This came to mind yesterday during one of the periodic Twitter wars about the "cheap" Twins.
As best I can tell -- baseball team financials being rather obscured -- the Twins rank 22nd in the majors in revenue and 18th in payroll. They spend about 48 percent of their revenue (as estimated by Forbes) on players, which is basically in line with the union's expectations. They may not be spending it particularly effectively or wisely, but they are spending what ought to be expected.
But consider the Trevor Plouffe saga. Were the Twins still hewing to their Metrodome budget -- and essentially trying to be bottom-five in payroll on a regular basis rather than in the middle -- I don't believe they would be retaining Plouffe and converting Miguel Sano to the outfield.
The small budget would have encouraged, if not forced, the front office to move Plouffe out and go with Sano at third -- which would have the domino effect of creating an outfield slot for a Max Kepler or Oswaldo Arcia, neither of whom has a real opening available at this point.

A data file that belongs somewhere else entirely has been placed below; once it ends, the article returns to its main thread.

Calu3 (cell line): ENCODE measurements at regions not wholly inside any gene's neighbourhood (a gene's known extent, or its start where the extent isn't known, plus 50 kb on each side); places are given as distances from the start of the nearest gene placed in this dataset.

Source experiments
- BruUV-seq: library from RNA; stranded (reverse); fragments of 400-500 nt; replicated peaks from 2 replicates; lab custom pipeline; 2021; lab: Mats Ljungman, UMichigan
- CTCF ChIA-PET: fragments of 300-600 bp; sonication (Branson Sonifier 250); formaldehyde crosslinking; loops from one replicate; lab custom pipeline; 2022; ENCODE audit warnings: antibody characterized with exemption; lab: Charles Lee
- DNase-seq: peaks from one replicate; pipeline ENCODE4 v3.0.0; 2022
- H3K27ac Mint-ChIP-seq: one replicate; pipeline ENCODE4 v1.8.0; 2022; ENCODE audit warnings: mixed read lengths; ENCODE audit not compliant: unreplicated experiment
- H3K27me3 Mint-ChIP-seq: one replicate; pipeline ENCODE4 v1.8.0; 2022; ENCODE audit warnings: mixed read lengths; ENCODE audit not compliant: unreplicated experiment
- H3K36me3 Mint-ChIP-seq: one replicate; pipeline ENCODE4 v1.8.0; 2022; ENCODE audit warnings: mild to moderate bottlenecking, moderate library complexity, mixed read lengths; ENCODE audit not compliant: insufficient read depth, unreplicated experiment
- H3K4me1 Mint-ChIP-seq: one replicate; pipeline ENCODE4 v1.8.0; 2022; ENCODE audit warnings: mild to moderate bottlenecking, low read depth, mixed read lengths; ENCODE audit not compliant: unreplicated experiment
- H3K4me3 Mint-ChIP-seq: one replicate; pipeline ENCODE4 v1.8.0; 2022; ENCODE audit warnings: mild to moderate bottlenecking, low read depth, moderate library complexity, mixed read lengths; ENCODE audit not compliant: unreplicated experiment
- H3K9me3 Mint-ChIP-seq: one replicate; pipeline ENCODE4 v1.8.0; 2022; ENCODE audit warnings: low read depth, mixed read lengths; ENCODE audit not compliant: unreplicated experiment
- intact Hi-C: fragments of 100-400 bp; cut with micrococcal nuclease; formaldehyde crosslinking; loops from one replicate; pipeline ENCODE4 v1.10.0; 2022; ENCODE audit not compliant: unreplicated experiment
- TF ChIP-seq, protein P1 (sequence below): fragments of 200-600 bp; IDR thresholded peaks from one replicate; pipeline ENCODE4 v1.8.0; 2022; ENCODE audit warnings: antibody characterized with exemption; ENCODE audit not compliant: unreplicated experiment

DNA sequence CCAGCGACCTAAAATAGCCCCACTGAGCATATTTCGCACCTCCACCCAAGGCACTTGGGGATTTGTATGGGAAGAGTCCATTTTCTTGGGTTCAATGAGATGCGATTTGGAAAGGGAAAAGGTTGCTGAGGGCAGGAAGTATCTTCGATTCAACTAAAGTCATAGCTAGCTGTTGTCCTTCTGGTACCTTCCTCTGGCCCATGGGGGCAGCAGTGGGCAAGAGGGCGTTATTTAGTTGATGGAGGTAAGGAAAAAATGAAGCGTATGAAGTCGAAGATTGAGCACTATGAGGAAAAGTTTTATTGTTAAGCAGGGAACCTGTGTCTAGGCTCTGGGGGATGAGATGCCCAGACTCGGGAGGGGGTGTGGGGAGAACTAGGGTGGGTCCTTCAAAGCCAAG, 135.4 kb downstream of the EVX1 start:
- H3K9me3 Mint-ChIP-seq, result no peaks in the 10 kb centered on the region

And it's possible that a 2016 alignment with Sano at third and an outfield of Eddie Rosario, Byron Buxton and either Kepler or Arcia would be a more productive lineup than one with Plouffe, Rosario, Buxton and Sano. I'm quite certain that it would be in a year or so.
But the Twins can afford the known commodity that Plouffe represents, and so they are sticking with him.
The Metrodome era Twins would have made rotation spots for Jose Berrios and Trevor May, not blocked them with veterans.
The problem with their Target Field payroll isn't that it's too low. It's that the front office hasn't developed the self-discipline to make by choice the moves the Metrodome limitations forced on them.